awmost looked to see 'em nailed to t' barndoor, same as stoeats!"

"But how strange!" cried Laura--"when there are so few Catholics about
here. And no one _hates_ Catholics now. One may just--despise them."

She looked from mother to son in bewilderment. Not only Hubert's speech,
but his whole manner had broadened and coarsened since his mother's

"Well, if there isn't mony, they make a deal o' talk," said
Polly--"onyways sence Mr. Helbeck came to t' hall.--Mother, I'll take
Miss Fountain oopstairs, to get her hat off."

During all the banter of her son and daughter Mrs. Mason had sat in a
disdainful silence, turning her strange eyes--the eyes of a fanatic, in a
singularly shrewd and capable face--now on Laura, now on her children.
Laura looked at her again, irresolute whether to go or stay. Then an
impulse seized her which astonished herself. For it was an impulse of
liking, an impulse of kinship; and as she quickly crossed the room to
Mrs. Mason's side, she said in a pretty pleading voice:

"But you see, Cousin Elizabeth, I'm not a Catholic--and papa wasn't a
Catholic. And I couldn't help Mrs. Fountain going back to her old
religion--you shouldn't visit it on me!"

Mrs. Mason looked up.

"Why art tha not at church on t' Lord's day?"

The question came stern and quick.

Laura wavered, then drew herself up.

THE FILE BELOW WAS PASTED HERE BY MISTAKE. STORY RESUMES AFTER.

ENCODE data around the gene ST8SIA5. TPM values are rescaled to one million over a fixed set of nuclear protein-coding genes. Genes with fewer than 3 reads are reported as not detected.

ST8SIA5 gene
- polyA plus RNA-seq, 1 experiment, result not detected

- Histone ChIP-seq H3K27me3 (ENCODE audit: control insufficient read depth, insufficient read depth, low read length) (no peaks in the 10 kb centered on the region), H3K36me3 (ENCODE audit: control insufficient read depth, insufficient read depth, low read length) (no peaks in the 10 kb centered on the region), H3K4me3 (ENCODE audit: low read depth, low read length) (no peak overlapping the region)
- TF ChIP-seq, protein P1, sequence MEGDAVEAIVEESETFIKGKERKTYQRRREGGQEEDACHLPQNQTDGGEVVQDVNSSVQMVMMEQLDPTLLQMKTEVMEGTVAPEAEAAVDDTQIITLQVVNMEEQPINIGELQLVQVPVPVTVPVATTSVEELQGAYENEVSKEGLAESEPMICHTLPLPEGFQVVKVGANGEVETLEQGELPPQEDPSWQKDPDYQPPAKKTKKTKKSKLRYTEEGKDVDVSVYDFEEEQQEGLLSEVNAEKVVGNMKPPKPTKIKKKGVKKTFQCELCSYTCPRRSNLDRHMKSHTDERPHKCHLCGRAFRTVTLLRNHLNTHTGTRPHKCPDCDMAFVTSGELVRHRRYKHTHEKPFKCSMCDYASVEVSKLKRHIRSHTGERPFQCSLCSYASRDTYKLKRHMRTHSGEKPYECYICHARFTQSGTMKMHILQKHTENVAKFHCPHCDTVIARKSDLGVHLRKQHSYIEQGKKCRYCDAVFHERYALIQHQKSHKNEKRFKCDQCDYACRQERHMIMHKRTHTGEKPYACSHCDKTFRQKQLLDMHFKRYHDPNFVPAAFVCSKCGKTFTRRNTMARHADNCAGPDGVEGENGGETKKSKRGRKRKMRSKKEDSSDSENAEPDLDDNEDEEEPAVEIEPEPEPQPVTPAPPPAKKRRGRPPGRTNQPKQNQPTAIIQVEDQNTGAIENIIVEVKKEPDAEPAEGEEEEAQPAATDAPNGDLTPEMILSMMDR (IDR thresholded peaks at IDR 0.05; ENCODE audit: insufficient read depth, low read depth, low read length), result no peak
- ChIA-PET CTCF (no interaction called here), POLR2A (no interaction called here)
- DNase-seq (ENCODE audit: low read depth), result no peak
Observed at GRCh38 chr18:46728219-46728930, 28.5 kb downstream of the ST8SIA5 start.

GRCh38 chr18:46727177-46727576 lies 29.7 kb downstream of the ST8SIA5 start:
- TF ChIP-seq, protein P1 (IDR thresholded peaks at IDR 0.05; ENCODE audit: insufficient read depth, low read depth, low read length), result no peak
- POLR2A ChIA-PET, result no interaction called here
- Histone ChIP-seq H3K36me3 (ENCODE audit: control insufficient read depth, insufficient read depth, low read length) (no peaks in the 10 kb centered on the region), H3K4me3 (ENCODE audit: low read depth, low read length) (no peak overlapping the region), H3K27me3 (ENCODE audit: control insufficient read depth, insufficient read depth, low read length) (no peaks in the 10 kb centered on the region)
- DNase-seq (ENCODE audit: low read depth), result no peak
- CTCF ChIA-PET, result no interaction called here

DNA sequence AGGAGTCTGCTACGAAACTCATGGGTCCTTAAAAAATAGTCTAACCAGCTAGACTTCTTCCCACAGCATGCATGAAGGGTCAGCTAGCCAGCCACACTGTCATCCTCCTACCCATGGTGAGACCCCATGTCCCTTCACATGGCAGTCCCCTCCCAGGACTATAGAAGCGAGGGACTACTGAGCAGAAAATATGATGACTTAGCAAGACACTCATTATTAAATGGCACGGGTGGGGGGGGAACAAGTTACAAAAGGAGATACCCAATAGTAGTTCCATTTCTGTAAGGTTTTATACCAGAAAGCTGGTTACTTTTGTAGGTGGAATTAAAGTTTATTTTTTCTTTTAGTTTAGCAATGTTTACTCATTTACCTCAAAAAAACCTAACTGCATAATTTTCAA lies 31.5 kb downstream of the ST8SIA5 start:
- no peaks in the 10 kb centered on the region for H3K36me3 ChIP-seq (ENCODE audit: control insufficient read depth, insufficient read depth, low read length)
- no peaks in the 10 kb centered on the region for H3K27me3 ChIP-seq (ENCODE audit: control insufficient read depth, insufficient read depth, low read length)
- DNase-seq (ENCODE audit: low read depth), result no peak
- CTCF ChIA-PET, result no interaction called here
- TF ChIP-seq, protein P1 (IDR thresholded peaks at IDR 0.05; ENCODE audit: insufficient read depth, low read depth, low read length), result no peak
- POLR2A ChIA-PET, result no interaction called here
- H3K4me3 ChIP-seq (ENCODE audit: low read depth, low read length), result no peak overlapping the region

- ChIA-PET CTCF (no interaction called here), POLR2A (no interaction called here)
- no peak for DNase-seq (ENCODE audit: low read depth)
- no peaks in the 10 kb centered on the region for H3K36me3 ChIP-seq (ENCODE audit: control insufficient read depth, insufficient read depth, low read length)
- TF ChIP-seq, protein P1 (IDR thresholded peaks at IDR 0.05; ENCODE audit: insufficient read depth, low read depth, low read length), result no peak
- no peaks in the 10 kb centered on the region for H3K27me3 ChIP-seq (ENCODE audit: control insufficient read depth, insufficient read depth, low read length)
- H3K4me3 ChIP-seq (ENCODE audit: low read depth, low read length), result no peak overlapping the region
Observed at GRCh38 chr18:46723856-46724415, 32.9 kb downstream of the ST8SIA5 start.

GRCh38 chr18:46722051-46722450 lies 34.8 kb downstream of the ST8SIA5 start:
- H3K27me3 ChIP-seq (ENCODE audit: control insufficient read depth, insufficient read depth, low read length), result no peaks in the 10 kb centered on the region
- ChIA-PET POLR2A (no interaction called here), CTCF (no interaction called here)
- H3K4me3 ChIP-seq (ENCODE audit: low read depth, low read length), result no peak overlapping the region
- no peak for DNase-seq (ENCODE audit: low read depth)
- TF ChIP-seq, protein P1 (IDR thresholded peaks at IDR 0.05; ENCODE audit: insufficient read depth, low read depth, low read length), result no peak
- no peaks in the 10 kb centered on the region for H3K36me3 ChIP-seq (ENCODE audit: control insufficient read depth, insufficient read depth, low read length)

"Because I'm not your sort either. I don't believe in your church, or
your ministers. Father didn't, and I'm like him."

Her voice had grown thick, and she was quite pale. The old woman stared
at her.

"Then yo're nobbut yan o' the heathen!" she said with slow precision.

"I dare say!" cried Laura, half laughing, half crying. "That's my affair.
But I declare I think I hate Catholics as much as you--there, Cousin
Elizabeth! I don't hate my stepmother, of course. I promised father to
take care of her. But that's another matter."

"Dost tha hate Alan Helbeck?" said Mrs. Mason suddenly, her black eyes
opening in a flash.

The girl hesitated, caught her breath--then was seized with the
strangest, most abject desire to propitiate this grim woman with the
passionate look.

"Yes!" she said wildly. "No, no!--that's silly. I haven't had time to
hate him. But I don't like him, anyway. I'm nearly sure I _shall_ hate

There was no mistaking the truth in her tone.

Mrs. Mason slowly rose. Her chest heaved with one long breath, then
subsided; her brow tightened. She turned to her son.

"Art tha goin to let Daffady do all thy work for tha?" she said sharply.
"Has t' roan calf bin looked to?"

"Aye--I'm going," said Hubert evasively, and sheepishly straightening
himself he made for the front door, throwing back more than one look as
he departed at his new cousin.

"And you really want me to stay?" repeated Laura insistently, addressing
Mrs. Mason.